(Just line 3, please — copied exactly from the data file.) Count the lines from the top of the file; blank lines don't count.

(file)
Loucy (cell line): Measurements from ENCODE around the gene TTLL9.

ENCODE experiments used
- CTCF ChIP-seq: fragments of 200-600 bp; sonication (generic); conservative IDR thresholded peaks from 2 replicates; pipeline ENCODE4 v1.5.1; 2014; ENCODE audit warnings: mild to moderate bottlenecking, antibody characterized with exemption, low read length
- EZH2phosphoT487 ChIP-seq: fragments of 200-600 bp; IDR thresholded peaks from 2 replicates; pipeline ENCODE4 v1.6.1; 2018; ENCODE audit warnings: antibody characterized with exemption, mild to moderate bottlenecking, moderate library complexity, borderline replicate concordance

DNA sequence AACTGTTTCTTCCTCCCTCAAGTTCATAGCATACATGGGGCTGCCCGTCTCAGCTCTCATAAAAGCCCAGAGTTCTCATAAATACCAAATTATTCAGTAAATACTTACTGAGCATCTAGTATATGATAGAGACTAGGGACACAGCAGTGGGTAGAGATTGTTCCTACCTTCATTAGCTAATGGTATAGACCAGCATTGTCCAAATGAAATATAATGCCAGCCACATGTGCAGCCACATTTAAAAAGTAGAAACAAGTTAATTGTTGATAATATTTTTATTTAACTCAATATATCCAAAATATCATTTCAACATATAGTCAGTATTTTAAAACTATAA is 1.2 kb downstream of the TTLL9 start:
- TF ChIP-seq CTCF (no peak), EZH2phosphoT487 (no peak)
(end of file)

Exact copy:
- CTCF ChIP-seq: fragments of 200-600 bp; sonication (generic); conservative IDR thresholded peaks from 2 replicates; pipeline ENCODE4 v1.5.1; 2014; ENCODE audit warnings: mild to moderate bottlenecking, antibody characterized with exemption, low read length